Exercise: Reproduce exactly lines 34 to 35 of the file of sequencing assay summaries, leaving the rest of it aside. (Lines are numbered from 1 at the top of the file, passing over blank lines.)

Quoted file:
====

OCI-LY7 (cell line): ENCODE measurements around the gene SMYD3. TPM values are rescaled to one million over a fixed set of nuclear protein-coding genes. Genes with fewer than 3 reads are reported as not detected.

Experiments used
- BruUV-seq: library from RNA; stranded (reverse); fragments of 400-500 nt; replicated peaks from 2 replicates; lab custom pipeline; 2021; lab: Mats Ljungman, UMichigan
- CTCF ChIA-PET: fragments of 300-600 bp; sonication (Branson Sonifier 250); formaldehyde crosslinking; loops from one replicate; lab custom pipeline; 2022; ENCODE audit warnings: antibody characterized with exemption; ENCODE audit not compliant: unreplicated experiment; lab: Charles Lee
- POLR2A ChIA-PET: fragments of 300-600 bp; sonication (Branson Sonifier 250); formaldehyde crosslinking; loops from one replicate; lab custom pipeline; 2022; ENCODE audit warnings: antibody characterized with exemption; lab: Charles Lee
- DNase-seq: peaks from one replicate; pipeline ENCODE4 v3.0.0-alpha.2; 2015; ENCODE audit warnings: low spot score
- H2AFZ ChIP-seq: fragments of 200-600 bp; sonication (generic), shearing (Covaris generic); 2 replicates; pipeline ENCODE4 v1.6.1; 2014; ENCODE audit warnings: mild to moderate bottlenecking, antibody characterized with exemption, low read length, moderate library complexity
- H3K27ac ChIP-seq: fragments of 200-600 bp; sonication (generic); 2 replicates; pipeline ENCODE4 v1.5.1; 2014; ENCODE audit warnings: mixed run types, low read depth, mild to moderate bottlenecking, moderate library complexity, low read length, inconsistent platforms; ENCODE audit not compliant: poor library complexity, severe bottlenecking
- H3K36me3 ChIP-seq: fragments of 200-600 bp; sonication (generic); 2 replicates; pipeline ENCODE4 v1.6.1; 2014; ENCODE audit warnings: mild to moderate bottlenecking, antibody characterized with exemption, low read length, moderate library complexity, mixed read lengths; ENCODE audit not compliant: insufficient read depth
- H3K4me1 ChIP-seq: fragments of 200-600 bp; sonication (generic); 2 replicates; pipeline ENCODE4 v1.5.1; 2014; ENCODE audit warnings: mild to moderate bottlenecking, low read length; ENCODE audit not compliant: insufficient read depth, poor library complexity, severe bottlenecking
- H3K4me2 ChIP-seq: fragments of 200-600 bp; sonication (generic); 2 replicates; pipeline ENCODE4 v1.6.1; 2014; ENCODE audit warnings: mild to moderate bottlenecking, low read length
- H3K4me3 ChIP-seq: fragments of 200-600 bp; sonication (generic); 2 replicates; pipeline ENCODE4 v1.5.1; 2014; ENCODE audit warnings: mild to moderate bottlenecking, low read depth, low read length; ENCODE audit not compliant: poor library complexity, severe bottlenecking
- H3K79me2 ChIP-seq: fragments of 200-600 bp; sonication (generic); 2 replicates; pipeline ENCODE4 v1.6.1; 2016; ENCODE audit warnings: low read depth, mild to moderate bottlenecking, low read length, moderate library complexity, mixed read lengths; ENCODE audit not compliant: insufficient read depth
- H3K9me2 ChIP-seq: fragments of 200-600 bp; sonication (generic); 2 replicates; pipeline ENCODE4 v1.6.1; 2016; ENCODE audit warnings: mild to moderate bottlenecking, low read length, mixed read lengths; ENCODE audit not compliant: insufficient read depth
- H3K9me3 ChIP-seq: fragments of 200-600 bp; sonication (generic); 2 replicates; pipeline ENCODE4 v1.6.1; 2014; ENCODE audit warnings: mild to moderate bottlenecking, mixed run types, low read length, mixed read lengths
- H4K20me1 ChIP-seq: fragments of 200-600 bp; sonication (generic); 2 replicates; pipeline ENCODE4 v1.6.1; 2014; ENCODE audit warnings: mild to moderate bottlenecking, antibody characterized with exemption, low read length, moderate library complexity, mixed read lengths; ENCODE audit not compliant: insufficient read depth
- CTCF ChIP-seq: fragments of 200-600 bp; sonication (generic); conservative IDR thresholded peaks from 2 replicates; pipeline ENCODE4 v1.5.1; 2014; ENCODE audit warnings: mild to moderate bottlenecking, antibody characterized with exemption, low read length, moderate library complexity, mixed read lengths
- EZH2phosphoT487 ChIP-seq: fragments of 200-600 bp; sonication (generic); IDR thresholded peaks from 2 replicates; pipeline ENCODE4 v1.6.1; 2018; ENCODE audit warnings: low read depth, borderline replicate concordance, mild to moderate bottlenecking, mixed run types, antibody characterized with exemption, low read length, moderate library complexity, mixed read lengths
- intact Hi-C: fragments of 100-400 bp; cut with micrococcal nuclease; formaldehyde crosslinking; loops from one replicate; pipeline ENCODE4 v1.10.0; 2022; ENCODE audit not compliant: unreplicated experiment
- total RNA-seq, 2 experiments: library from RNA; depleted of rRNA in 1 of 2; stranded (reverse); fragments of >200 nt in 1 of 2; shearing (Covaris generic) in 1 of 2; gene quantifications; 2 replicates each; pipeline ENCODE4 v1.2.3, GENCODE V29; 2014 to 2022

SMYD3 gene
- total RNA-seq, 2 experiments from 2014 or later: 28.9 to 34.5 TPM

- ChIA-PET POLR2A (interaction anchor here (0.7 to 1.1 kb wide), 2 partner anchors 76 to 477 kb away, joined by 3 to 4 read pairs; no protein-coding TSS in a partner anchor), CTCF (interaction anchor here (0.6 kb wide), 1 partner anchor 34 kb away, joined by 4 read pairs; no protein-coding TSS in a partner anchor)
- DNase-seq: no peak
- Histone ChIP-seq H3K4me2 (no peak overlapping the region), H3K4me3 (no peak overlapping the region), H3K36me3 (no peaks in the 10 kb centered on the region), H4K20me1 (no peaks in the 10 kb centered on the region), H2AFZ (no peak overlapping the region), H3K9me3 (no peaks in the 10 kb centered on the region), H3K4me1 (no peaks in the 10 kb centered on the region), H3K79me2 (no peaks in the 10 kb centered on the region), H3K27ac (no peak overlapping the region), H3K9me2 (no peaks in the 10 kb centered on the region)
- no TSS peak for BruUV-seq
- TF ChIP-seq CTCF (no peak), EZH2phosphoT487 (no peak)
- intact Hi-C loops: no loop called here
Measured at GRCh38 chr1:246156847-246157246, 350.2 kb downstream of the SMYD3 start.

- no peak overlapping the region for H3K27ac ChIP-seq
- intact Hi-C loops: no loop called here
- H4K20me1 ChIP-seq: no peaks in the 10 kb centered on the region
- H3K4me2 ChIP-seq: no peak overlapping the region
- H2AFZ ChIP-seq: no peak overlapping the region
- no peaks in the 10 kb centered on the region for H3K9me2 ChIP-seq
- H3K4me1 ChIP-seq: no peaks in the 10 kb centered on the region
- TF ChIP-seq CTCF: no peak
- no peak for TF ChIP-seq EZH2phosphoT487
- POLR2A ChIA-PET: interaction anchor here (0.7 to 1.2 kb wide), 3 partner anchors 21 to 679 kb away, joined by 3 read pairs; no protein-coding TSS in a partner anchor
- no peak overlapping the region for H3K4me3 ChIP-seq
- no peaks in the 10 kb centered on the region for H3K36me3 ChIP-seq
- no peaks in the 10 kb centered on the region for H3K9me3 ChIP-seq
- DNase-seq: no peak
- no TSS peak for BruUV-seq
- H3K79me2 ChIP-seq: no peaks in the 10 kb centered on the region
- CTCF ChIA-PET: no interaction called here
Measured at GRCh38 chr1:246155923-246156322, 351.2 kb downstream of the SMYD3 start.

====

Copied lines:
- H2AFZ ChIP-seq: no peak overlapping the region
- no peaks in the 10 kb centered on the region for H3K9me2 ChIP-seq